Every investor would love to stumble upon the perfect stock. But will you ever really find a stock that provides everything you could possibly want?
One thing's for sure: You'll never discover truly great investments unless you actively look for them. Let's discuss the ideal qualities of a perfect stock, then decide if Fortress Investment Group
The quest for perfection
Stocks that look great based on one factor may prove horrible elsewhere, making due diligence a crucial part of your investing research. The best stocks excel in many different areas, including these important factors:
- Growth. Expanding businesses show healthy revenue growth. While past growth is no guarantee that revenue will keep rising, it's certainly a better sign than a stagnant top line.
- Margins. Higher sales mean nothing if a company can't produce profits from them. Strong margins ensure that company can turn revenue into profit.
- Balance sheet. At debt-laden companies, banks and bondholders compete with shareholders for management's attention. Companies with strong balance sheets don't have to worry about the distraction of debt.
- Money-making opportunities. Return on equity helps measure how well a company is finding opportunities to turn its resources into profitable business endeavors.
- Valuation. You can't afford to pay too much for even the best companies. By using normalized figures, you can see how a stock's simple earnings multiple fits into a longer-term context.
- Dividends. For tangible proof of profits, a check to shareholders every three months can't be beat. Companies with solid dividends and strong commitments to increasing payouts treat shareholders well.
With those factors in mind, let's take a closer look at Fortress Investment Group.
What We Want to See
Pass or Fail?
|Growth||5-Year Annual Revenue Growth > 15%||(7.1%)||Fail|
|1-Year Revenue Growth > 12%||46.1%||Pass|
|Margins||Gross Margin > 35%||23%||Fail|
|Net Margin > 15%||(31.1%)||Fail|
|Balance Sheet||Debt to Equity < 50%||26.6%||Pass|
|Current Ratio > 1.3||2.67||Pass|
|Opportunities||Return on Equity > 15%||(92.2%)||Fail|
|Valuation||Normalized P/E < 20||NM||NM|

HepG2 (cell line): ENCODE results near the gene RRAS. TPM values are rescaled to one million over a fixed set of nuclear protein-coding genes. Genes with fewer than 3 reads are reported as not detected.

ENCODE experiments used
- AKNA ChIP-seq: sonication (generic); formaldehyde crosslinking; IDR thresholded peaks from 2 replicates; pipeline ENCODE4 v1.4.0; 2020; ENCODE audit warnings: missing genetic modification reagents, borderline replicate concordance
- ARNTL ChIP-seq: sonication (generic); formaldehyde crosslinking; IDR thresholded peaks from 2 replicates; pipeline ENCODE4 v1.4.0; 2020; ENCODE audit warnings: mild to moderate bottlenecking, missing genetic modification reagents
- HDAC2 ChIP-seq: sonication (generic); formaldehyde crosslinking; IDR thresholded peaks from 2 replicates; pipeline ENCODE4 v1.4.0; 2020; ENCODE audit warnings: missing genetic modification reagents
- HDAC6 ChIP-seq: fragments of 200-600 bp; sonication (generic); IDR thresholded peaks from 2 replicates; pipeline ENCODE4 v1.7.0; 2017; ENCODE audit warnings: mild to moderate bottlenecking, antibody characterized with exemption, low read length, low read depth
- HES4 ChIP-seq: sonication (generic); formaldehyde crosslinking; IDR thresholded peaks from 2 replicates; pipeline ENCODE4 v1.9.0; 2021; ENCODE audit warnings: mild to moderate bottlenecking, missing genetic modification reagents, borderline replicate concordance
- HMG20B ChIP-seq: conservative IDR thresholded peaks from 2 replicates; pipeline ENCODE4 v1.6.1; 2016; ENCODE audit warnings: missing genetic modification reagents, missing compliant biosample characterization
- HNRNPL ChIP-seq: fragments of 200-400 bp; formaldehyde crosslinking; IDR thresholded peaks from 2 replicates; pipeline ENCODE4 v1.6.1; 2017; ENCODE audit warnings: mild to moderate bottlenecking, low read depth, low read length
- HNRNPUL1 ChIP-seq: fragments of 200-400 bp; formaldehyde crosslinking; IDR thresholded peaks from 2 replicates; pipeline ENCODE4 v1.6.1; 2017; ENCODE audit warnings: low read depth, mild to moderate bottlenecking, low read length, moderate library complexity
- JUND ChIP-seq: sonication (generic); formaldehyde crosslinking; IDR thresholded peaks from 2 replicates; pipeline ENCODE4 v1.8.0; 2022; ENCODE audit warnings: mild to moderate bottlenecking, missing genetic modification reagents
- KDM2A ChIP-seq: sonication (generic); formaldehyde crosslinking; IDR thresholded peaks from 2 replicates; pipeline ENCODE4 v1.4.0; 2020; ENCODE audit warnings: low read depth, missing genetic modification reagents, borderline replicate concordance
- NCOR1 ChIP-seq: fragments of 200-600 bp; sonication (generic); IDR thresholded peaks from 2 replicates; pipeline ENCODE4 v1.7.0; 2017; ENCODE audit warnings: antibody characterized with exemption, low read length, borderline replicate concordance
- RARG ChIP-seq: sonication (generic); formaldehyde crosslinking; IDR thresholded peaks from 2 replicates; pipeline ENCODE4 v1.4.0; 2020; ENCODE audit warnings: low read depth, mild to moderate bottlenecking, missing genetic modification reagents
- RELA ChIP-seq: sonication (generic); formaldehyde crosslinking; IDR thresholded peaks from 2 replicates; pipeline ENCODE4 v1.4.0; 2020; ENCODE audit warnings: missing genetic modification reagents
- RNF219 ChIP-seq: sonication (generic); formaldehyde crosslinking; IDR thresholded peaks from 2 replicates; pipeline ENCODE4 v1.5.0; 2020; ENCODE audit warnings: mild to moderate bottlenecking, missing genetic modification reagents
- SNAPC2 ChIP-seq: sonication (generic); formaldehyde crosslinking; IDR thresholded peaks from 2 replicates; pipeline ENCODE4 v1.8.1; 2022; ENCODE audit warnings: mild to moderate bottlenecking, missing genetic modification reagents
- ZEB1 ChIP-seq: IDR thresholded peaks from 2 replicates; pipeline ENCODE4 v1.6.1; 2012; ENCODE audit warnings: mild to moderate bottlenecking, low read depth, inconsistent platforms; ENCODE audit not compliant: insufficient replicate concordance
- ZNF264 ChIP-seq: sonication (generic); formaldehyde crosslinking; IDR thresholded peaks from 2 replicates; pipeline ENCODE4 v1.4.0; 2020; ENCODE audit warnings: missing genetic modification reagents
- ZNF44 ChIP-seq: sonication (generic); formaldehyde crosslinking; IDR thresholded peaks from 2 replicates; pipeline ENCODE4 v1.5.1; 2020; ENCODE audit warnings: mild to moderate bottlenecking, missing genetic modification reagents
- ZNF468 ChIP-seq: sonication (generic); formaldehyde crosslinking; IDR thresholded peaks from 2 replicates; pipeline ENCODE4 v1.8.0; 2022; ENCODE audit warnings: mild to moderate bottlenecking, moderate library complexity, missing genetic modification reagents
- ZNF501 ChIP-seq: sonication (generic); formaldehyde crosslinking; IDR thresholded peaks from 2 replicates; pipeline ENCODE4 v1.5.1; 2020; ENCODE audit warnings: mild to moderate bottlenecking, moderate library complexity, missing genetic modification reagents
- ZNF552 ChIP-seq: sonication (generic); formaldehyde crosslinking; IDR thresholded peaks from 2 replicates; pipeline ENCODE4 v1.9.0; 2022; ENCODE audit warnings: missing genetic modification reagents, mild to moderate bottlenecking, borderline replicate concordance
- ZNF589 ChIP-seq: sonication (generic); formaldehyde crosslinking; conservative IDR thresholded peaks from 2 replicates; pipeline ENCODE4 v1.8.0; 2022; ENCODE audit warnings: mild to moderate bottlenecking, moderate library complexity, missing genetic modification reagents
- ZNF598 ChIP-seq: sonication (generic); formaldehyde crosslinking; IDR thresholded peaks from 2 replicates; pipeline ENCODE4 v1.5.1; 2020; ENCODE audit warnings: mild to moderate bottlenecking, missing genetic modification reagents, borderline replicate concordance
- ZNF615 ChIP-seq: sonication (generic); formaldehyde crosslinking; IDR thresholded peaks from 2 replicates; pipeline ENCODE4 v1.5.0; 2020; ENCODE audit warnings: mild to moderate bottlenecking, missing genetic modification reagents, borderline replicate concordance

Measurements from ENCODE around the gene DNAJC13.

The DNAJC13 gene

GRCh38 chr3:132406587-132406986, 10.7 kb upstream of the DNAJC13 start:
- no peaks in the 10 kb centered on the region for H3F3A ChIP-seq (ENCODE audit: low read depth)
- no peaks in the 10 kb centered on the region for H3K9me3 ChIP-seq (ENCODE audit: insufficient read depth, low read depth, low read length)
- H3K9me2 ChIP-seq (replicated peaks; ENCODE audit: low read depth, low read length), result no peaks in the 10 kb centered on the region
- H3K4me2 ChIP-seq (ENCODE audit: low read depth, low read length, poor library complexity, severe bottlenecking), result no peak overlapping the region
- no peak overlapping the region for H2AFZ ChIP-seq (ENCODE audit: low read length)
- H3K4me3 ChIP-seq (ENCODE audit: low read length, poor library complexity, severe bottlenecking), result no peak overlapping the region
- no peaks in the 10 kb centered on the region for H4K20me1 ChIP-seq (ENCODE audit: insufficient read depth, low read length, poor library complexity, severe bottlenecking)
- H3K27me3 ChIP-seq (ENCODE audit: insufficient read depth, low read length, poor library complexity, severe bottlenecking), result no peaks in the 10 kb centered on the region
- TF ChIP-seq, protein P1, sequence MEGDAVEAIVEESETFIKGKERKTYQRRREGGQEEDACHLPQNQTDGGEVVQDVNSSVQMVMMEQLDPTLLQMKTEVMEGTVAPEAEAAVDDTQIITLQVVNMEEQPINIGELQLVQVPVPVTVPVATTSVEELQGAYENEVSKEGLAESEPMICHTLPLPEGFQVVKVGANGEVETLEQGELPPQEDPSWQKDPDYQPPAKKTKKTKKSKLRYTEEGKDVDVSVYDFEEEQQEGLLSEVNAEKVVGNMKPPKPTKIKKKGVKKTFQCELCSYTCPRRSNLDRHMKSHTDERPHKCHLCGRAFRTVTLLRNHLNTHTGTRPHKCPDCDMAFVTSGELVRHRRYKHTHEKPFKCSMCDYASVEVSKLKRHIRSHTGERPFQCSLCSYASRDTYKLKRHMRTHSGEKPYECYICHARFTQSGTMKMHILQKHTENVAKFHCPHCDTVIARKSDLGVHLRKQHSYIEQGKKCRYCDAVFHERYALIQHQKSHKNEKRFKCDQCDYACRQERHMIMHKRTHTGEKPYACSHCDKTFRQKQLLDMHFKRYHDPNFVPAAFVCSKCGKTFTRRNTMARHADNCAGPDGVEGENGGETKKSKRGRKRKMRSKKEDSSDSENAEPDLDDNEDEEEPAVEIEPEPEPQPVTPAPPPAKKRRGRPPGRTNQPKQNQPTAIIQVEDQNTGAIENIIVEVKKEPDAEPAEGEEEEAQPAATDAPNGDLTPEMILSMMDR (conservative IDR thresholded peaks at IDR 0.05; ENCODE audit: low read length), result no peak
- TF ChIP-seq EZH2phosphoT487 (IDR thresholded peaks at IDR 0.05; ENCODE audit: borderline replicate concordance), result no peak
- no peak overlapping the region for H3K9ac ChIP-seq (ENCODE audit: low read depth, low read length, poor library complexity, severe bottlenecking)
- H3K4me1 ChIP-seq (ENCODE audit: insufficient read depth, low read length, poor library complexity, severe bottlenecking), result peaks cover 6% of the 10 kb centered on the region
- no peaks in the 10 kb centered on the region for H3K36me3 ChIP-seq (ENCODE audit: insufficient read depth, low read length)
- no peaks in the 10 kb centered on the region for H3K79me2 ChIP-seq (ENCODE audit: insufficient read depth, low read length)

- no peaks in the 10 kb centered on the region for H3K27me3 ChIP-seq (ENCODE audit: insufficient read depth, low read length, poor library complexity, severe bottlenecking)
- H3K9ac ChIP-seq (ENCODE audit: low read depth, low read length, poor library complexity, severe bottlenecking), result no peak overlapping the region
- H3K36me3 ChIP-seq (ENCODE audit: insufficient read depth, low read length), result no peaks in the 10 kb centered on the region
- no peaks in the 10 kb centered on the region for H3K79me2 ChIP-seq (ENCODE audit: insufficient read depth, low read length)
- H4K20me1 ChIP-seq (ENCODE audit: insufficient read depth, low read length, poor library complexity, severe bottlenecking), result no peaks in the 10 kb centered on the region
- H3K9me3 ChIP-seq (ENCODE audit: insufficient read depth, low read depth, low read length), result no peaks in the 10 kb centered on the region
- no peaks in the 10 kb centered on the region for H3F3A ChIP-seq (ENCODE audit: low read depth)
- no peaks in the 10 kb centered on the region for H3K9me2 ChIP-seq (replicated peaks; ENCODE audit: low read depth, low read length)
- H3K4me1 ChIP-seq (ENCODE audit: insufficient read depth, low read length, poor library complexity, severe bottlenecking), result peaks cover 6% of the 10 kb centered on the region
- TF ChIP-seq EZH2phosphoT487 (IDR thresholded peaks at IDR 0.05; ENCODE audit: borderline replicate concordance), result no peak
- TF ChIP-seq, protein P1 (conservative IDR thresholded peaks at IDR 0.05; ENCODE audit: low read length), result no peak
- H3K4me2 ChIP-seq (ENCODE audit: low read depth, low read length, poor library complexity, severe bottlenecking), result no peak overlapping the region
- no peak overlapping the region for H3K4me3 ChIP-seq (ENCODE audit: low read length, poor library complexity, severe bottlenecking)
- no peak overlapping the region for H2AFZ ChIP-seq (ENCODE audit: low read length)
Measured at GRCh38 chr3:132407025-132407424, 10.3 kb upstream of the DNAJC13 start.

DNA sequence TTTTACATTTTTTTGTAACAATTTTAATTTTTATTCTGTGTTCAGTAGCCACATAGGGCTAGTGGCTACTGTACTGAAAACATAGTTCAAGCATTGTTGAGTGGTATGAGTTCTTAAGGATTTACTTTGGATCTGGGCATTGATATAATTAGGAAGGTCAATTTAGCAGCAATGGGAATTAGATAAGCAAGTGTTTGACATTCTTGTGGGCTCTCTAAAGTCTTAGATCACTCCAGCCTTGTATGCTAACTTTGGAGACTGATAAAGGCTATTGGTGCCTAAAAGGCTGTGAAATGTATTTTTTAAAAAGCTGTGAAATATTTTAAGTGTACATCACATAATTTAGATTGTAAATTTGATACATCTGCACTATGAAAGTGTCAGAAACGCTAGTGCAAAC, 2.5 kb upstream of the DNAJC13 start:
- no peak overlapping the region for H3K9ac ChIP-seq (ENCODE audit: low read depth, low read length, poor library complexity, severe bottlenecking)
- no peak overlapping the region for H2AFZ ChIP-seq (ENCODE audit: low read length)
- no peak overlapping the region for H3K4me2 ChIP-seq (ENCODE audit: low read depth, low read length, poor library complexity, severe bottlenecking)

|Dividends||Current Yield > 2%||0%||Fail|
|5-Year Dividend Growth > 10%||0%||Fail|
|Total Score||3 out of 9|
Source: Capital IQ, a division of Standard & Poor's. NM = not meaningful due to negative earnings. Total score = number of passes.
With only three points, Fortress doesn't inspire much confidence. The private equity firm has seen some big ups and downs since it went public back in 2007, and right now, it's hoping for some help to pull it up off the mat.
Fortress was one of the hottest IPOs four years ago, as it gave investors a taste of a hot area of the market: private equity. After a five-year bull market that gave private equity firms big profits, the IPO seemed to open the door for ordinary investors to take advantage. Moreover, it led to other big players in the industry following suit, including Blackstone
In hindsight, that timing was terrible, as the stock market started moving downward almost immediately thereafter, culminating in the financial crisis and big bear market of 2008 and early 2009. Once funds dried up, Fortress followed peers Harris & Harris
Yesterday, the company's shares rose 9% after a blog post pointed out the big losses in private equity company stocks lately. That seems like a dubious catalyst for a big gain, yet volatile markets often present conundrums like this.
Private equity needs healthy markets, and right now, investors lack the confidence they need to support private equity firms. Until the economy gets a whole lot clearer, Fortress isn't going to become a perfect stock.
No stock is a sure thing, but some stocks are a lot closer to perfect than others. By looking for the perfect stock, you'll go a long way toward improving your investing prowess and learning how to separate out the best investments from the rest.
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Finding the perfect stock is only one piece of a successful investment strategy. Get the big picture by taking a look at our 13 Steps to Investing Foolishly.
Fool contributor Dan Caplinger doesn't own shares of the companies mentioned in this article. We Fools may not all hold the same opinions, but we all believe that considering a diverse range of insights makes us better investors. The Fool has a disclosure policy.